“The effects of mental illness are far reaching, affecting classrooms, families, and workplaces,” said County Executive Parisi.Dane County is stepping up and increasing our commitment to get help to those in need and address mental health challenges. I am thrilled this program has resulted in such success for our youth struggling with mental health issues.”

 

Dane County will invest $12 million over the next four years to remove 870,000 pounds of phosphorus - - Dane County’s boldest, most tangible effort yet to improving the health and vitality of waters so integral to our economy and quality of life. Removing the muck and sludge that long settled into 33 miles of streams feeding our lakes will cost roughly $15 per pound of phosphorus.

 

 The budget triples Dane County’s production of solar power, creates the new Dane County Office of Energy and Climate Change, a new Council on Climate Change to coordinate the community’s work to reduce carbon emissions, and accelerates the county’s conversion of snow plows and other fossil fuel burning vehicles to cleaner burning renewable compressed natural gas.

 

Because of this breakthrough, we will see clean lakes in our life time.” said Dane County Executive Joe Parisi. “This is our boldest action yet to address climate change and lead the way for our community and the State of Wisconsin.”

 

Dane County Executive Parisi’s budget proposal, approved by the county board is adding to the budget to expedite road projects in areas long overdue for resurfacing and repair. These projects have been engineered to include paved bike lanes wherever possible.  All told, Dane County budget adds nearly 25 miles of on-road, newly paved bike lanes in addition to reconstructing major thoroughfares in partnership with communities like the City of Middleton and Village of Waunakee. The 2017 highway budget adds a total of five new positions to the Highway Department.  This demonstrated commitment to safer, better maintained roads through all seasons.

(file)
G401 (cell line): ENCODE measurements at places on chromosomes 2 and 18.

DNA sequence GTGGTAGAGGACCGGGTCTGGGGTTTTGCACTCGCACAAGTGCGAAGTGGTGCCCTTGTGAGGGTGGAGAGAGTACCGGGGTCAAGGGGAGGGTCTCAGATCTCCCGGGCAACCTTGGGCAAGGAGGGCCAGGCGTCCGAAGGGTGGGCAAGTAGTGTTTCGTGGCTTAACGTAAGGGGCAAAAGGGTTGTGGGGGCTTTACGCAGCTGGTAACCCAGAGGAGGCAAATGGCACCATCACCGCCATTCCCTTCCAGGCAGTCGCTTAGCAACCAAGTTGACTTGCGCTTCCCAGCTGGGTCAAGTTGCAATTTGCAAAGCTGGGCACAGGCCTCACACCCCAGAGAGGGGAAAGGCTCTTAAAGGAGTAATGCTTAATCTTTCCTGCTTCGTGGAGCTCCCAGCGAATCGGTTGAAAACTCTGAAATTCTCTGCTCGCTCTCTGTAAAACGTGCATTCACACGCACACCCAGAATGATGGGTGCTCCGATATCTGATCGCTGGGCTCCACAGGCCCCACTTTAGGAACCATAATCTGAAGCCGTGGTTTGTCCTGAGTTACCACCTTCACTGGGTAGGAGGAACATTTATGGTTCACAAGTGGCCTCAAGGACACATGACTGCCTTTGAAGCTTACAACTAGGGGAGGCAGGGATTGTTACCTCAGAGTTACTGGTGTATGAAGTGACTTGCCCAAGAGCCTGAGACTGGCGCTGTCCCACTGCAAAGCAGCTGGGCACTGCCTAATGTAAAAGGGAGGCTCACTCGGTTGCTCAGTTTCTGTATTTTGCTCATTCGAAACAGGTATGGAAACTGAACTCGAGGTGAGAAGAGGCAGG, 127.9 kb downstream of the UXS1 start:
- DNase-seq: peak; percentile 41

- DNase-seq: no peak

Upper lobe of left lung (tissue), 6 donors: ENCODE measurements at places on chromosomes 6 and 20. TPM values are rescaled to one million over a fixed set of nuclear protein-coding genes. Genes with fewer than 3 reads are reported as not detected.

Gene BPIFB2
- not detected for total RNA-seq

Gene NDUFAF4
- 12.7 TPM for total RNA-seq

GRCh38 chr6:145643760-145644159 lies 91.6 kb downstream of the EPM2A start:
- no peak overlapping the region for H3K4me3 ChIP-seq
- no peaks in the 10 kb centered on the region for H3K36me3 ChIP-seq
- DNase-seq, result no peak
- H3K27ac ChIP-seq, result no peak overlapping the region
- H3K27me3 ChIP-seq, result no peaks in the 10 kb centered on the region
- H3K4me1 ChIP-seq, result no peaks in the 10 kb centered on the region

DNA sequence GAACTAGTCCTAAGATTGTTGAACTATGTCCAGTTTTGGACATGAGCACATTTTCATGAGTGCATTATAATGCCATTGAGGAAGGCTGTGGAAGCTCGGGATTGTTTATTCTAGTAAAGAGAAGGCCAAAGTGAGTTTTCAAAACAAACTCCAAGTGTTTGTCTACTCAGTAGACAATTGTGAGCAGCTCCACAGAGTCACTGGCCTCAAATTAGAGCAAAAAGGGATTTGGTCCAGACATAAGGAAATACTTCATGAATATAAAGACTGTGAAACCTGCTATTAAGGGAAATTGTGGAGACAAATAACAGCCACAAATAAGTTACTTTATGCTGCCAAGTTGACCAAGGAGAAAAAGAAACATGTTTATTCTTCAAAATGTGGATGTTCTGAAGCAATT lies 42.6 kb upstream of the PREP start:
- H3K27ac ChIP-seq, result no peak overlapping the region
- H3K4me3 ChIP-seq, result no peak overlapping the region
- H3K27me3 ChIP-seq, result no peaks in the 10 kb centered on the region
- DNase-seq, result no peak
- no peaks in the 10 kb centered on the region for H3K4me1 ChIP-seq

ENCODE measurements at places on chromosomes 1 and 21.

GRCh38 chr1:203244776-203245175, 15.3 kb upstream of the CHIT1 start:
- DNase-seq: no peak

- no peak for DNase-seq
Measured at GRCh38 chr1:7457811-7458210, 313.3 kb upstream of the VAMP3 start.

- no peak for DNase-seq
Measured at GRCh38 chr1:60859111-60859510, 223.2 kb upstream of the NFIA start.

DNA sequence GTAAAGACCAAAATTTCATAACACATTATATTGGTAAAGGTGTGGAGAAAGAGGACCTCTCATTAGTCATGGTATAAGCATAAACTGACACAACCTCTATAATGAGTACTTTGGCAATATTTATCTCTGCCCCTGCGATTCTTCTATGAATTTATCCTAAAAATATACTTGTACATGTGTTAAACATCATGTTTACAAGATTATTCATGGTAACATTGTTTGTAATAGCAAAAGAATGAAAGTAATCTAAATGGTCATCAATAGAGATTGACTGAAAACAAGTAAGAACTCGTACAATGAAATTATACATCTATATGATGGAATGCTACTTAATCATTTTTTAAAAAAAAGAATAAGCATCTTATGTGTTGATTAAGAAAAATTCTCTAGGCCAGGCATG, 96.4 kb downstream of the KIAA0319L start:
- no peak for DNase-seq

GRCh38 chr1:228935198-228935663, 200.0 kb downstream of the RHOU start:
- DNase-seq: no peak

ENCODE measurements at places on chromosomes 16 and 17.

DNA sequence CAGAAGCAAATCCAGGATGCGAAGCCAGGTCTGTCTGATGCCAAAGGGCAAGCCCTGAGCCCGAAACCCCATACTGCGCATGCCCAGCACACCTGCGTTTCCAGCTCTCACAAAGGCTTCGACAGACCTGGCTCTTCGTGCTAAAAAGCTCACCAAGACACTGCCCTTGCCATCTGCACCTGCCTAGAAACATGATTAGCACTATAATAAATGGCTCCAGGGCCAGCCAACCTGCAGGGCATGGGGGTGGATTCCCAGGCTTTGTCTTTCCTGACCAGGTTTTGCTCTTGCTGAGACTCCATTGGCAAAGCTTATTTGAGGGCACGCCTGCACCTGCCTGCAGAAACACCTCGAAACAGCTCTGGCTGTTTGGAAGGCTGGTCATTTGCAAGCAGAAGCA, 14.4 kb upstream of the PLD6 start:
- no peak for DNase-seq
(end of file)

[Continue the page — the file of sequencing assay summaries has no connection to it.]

To increase bike path access, Dane County Executive Parisi included and the Dane County Board approved over $2 million for three major new off-trail projects along with more staff to accelerate design and engineering work.

 

“This budget is my largest investment yet into reconstructing our aging county highways and investing in bike paths,” said Dane County Executive Joe Parisi.  “Our bike paths are a reason people love living in Dane County and are an important part of our transportation and recreation infrastructure.

 

The budget increases taxes on the average Madison home (valued at $254,593) by $21.94 or 2.8%.  County taxes represent about 15% of an individual’s total property tax bill. 

 

 

“The County Board received a strong budget recommendation from the County Executive,” said Dane County Board Chair Corrigan. “The budget funds a path to a $15 minimum wage for contractual employees, makes real progress in criminal justice reform, and advances projects that protect our environment.”